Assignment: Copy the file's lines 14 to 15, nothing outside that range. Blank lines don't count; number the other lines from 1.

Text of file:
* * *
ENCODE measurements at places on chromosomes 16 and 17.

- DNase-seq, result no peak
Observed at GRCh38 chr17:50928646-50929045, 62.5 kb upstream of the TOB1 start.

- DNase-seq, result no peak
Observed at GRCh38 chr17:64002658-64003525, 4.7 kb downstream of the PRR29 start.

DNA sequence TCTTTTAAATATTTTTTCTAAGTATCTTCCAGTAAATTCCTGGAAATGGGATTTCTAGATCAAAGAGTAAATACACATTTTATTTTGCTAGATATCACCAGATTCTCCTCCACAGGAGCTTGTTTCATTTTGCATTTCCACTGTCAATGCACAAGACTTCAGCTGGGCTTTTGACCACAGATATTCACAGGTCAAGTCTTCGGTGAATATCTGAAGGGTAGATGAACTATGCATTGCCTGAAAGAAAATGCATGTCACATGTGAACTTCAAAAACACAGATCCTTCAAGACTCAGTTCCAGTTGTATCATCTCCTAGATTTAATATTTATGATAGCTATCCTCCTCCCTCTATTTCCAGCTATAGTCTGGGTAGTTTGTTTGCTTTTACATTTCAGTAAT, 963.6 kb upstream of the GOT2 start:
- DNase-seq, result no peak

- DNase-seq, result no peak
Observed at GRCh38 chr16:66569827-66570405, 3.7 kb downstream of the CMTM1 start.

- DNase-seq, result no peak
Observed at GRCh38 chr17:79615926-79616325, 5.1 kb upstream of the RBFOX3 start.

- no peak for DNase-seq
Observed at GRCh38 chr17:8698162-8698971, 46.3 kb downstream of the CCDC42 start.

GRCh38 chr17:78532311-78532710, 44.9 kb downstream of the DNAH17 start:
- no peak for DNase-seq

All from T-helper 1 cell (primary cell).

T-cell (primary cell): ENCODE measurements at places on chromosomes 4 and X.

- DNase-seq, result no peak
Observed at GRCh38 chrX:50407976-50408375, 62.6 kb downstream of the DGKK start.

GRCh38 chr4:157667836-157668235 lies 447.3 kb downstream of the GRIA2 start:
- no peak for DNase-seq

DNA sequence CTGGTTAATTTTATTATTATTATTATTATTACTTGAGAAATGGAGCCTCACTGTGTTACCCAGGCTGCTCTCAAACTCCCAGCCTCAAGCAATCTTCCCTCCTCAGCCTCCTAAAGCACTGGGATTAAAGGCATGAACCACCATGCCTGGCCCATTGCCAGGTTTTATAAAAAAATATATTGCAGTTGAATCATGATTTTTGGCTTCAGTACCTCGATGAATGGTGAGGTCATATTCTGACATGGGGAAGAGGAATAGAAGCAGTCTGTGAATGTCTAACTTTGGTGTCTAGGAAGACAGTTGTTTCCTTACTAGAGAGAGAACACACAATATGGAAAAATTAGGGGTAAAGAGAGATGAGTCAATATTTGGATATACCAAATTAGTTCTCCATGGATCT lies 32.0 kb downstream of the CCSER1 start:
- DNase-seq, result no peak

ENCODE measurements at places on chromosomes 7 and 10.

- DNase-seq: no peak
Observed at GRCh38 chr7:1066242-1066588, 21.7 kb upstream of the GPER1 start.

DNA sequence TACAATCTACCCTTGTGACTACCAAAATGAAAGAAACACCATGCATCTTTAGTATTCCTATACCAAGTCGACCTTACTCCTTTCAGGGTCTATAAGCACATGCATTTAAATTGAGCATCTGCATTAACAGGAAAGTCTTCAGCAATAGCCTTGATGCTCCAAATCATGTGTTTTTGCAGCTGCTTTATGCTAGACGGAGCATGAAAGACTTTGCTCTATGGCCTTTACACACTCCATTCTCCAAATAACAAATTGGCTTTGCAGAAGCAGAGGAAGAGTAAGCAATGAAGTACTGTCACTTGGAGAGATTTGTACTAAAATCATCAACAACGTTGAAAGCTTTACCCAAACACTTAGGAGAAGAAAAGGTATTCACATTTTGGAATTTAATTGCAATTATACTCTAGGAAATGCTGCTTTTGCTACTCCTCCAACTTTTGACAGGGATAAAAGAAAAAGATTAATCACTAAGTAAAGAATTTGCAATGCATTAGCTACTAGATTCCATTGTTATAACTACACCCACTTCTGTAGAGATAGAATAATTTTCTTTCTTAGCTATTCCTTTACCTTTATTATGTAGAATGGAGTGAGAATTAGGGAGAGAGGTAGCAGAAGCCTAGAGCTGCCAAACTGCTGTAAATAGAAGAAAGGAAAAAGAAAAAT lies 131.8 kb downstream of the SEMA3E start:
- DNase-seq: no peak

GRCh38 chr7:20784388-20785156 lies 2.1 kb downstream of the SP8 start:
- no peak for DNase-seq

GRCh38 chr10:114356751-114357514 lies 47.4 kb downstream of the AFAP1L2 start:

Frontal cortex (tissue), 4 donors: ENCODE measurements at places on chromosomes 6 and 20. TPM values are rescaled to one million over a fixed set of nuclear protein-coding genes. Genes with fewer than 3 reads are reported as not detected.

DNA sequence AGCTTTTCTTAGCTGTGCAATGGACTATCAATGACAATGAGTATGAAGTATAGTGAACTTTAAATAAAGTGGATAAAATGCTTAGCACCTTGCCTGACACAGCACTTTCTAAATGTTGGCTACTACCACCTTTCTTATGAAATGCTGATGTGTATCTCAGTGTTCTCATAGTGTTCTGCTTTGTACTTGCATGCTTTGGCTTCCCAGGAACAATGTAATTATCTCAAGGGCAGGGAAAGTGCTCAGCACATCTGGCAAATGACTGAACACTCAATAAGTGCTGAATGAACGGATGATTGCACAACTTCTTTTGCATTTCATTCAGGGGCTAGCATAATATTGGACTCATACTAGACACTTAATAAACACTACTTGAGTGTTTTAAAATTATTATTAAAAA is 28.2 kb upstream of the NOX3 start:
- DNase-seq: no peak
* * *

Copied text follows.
GRCh38 chr17:78532311-78532710, 44.9 kb downstream of the DNAH17 start:
- no peak for DNase-seq